That’s how it looks to me. For Silver to be correct, you need to believe that if this precise scenario played out 10 times, Crawford would somehow fail to throw home accurately three of those times — and by “accurately,” given how far from the plate Gordon was, I mean “within six feet of home.” Giants catcher Buster Posey might well have had time to take a few steps to his side to catch an errant throw and get back to the plate before Gordon got there. Unless Crawford crapped his pants from the pressure and tossed the ball into the stands, Gordon’s a dead duck nine out of 10 times, I’d guess, if not more. Now, you can fiddle with Silver’s numbers to get to a different outcome if that’s what you want: Ross Douthat agrees that Gordon’s chances of scoring were way less than 30 percent but he also thinks Salvador Perez’s chances of getting a hit off Bumgarner were south of 10 percent. (Perez, although an all-star, hit just .260 this season. He’s known for his defense; offensively, he’s a free-swinger.) If you agree with that calculation, then yeah, arguably it makes sense to send Gordon — but not so much because you really believe he’ll score as because you really, really believe that Perez will blow his chance. Imagine defending that decision after the game if Gordon is sent home and ends up being out by 30 feet: “I knew it was a longshot but I thought maybe Posey might have a heart attack while Crawford’s throw was en route to the plate. Plus, we all knew Salvy would choke.” C’mon. Salvy’s the guy who won the Wild Card game in extra innings, remember? And Salvy’s the guy who, by the way, hit a home run off Bumgarner in Game One of this Series, the only run in a 7-1 KC loss. Besides, you didn’t need Perez to get a hit necessarily — a wild pitch from an overworked Bumgarner would have done it. If Gordon’s out by a mile, as was highly likely here, Royals fans would forever agonize over what might have happened had Perez been given a chance to bat. I can’t believe this outcome is more upsetting to them than that one would have been.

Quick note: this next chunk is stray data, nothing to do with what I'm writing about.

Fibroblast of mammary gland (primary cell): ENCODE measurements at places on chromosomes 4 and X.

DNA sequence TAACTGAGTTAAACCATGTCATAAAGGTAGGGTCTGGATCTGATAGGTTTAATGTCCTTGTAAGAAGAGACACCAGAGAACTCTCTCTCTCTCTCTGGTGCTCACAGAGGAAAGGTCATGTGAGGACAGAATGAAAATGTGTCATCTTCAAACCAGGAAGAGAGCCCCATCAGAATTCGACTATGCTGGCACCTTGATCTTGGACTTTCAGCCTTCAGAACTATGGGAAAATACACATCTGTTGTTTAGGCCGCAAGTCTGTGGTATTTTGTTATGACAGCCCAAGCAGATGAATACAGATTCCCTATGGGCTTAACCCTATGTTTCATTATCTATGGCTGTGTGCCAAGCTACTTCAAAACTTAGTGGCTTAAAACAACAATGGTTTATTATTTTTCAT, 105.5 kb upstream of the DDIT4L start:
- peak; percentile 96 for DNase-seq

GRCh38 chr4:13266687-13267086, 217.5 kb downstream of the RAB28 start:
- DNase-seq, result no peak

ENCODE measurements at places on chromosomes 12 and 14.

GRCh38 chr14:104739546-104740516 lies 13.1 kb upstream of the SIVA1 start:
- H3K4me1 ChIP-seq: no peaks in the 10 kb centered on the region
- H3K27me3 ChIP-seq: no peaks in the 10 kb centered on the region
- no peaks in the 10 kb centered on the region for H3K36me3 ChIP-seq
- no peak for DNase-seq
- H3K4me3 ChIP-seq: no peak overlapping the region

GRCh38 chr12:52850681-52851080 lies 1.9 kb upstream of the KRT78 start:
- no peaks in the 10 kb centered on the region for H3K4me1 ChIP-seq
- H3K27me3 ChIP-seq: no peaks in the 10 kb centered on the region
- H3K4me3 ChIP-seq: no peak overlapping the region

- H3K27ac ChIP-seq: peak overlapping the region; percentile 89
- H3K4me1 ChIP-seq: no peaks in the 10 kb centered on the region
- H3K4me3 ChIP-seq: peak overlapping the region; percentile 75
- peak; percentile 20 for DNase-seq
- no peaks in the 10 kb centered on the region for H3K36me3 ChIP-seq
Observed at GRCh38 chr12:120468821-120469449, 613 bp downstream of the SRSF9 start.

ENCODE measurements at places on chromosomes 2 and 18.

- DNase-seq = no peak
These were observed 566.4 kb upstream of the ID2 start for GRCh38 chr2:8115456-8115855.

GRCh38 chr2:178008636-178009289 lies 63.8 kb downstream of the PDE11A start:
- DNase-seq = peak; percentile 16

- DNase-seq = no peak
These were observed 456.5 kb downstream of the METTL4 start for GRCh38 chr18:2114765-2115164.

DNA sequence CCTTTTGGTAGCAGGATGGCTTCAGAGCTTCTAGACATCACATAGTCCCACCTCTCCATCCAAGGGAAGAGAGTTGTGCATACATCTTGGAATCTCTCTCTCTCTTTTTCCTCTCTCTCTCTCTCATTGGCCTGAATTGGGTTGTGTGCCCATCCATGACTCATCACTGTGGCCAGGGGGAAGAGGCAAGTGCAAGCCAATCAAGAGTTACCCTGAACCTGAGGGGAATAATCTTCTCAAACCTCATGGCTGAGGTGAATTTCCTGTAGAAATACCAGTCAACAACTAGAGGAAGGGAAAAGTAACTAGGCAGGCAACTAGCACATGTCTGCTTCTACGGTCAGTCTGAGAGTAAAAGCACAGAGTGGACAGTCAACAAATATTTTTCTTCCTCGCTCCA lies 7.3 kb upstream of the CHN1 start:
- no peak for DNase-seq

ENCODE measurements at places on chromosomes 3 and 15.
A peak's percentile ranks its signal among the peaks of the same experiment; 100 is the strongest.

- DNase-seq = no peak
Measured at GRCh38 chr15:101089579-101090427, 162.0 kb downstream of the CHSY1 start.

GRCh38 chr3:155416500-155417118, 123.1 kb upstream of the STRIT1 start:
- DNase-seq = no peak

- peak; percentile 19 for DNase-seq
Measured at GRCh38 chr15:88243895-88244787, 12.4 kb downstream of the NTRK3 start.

What’s really driving the “send Gordon home!” crowd, I think, is a combination of two things. One: Given how freakishly dominant Bumgarner has been all month, they believe the probability of getting two consecutive hits off him here was actually zero, not six percent or whatever figure Silver has. In that case, if there’s literally no chance to drive Gordon in, then of course you send him home. In fact, in that case, had Blanco played the ball correctly and Gordon ended up on first, you’d have to have him try to steal second, third, and home in sequence. When God grants you a freaky deaky Keystone Kops-ish chance to score on one play against the unhittable Madison, you’re duty-bound to accept that gift and try. Perez’s odds against Bumgarner weren’t zero, though, no matter how comforting that thought may be. Two: The insane drama of a play at the plate to end Game Seven of the World Series is irresistible, as Silver himself admits. Knowing now that Perez popped out and that sending Gordon therefore would have cost the Royals nothing, who wouldn’t have preferred to see the Giants forced to execute this play at home with everyone in the stadium, Crawford, Gordon, and Posey very much included, losing their farking minds with anxiety and excitement? It would have been magical, a baseball memory for all eternity. And in all likelihood, Gordon would have been out standing up.

Here’s the moral of this sad, sad story: Always run hard. Gordon seems to come out of the batter’s box here at “singles” speed, expecting Blanco to field the ball on a hop. Only after the ball shoots past him in center does Gordon turn on the jets. If he’s running full steam from the word go, maybe he’s, say, three steps past third by the time Crawford gets the ball back from the outfield. What are the odds of him scoring then? Always run hard. Exit question: Can you imagine if Gordon had come home, collided with Posey, and then the umpires had to sort out that mystifying new rule that prohibits catchers from blocking the plate? Greatest ump show evah.